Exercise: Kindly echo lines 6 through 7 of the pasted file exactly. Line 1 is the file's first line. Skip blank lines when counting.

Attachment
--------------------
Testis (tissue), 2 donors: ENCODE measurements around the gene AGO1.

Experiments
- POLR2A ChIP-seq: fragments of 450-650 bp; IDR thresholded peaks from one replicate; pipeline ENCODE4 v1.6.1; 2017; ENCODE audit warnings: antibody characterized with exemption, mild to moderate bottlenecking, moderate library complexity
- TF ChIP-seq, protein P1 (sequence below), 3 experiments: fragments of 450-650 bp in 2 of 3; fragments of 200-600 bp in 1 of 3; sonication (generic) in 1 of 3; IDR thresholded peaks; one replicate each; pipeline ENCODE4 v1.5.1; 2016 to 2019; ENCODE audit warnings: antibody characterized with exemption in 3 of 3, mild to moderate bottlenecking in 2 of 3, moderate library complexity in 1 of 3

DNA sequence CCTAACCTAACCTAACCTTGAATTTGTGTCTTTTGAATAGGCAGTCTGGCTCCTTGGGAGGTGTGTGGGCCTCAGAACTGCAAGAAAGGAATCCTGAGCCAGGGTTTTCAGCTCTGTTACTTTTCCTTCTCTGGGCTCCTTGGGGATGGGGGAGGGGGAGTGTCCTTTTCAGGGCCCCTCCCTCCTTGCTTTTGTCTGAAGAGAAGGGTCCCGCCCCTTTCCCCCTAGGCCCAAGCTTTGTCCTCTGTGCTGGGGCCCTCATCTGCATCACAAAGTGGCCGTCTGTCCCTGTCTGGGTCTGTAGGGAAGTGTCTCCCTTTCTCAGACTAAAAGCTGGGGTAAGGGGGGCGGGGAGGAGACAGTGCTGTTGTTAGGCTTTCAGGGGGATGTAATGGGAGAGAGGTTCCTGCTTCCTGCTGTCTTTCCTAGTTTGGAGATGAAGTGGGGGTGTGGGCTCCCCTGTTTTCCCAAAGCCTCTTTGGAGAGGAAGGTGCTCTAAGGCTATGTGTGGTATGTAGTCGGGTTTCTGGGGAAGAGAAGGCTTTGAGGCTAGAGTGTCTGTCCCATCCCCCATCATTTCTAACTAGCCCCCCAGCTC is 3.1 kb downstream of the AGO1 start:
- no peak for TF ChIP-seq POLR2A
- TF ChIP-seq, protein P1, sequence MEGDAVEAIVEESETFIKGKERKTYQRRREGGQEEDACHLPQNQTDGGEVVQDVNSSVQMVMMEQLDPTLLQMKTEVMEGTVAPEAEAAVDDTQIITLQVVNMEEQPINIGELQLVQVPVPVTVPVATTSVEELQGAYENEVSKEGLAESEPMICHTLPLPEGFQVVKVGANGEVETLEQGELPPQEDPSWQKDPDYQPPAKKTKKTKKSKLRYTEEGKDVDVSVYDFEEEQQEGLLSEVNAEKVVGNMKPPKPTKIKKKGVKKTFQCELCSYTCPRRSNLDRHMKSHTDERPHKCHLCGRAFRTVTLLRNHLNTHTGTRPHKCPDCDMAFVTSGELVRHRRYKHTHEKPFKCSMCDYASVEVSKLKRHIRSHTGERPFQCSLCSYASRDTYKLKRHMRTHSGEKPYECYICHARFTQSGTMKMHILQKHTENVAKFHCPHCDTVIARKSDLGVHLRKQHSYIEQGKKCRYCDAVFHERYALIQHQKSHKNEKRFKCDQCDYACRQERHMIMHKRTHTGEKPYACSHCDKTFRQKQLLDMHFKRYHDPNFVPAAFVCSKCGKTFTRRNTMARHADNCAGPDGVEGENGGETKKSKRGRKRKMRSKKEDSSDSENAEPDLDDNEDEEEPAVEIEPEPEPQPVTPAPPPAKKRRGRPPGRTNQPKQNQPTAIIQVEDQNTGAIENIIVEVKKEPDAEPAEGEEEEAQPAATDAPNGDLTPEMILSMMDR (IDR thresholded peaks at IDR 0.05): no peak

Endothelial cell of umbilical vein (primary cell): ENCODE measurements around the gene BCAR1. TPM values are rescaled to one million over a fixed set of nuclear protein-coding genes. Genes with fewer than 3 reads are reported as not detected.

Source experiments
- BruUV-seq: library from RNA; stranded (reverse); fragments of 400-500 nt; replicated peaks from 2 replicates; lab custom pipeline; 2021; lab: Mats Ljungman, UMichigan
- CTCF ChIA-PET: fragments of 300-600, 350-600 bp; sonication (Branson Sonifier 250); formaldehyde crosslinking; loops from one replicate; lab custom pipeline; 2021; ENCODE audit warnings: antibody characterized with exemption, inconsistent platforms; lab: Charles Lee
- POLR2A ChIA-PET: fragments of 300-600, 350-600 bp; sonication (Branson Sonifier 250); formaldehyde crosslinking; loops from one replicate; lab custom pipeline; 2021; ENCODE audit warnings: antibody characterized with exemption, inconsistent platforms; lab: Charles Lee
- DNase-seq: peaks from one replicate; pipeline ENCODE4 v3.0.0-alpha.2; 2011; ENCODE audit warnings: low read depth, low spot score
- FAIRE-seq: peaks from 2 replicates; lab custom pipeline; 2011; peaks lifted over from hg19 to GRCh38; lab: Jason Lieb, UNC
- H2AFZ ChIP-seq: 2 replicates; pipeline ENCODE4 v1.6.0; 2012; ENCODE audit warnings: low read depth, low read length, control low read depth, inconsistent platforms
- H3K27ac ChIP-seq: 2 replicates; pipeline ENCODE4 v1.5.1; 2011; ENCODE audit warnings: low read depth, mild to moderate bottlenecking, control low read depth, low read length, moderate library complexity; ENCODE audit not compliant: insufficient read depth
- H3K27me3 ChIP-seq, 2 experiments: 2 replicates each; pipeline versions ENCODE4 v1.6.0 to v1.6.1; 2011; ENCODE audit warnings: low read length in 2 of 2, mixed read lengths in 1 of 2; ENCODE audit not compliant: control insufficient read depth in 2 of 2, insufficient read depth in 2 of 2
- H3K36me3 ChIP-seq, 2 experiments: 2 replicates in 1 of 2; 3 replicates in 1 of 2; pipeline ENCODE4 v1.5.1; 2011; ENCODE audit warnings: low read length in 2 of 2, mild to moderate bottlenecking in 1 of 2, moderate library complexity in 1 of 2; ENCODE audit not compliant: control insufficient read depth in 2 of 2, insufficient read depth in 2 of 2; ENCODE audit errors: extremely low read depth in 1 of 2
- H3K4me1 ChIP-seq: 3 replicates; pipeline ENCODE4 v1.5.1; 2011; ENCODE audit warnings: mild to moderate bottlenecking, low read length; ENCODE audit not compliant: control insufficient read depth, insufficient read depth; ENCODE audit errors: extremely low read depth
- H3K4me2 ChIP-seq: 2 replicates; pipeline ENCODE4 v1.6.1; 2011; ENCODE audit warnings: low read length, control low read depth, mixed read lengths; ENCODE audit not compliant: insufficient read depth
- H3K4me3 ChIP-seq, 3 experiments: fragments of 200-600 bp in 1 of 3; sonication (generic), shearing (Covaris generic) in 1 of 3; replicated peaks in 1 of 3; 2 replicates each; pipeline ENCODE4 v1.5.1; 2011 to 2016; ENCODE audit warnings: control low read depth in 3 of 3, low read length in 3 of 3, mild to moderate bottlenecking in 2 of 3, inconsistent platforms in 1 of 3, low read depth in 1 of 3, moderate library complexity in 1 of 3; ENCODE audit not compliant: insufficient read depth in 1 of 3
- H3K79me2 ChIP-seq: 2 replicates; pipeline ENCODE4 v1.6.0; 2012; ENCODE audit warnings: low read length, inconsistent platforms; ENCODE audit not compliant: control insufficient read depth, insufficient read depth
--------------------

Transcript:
- no peak for TF ChIP-seq POLR2A
- TF ChIP-seq, protein P1, sequence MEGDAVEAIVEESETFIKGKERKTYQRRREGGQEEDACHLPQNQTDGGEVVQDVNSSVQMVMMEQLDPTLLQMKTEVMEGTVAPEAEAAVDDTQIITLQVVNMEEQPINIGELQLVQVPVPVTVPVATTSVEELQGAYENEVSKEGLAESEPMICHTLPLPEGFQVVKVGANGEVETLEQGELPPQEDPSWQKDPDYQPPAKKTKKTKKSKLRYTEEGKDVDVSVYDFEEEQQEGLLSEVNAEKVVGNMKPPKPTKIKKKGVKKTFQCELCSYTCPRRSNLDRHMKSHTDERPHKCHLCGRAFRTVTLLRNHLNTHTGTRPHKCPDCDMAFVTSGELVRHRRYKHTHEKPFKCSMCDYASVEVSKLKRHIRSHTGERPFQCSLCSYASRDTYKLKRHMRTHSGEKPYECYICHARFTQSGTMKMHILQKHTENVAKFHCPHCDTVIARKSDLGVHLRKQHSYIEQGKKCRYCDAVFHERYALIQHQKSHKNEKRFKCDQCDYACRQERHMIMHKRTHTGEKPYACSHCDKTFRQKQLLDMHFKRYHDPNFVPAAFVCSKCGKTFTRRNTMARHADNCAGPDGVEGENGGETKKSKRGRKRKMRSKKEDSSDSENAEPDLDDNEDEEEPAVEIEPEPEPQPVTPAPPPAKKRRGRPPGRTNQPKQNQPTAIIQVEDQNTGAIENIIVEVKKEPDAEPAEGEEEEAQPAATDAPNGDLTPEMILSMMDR (IDR thresholded peaks at IDR 0.05): no peak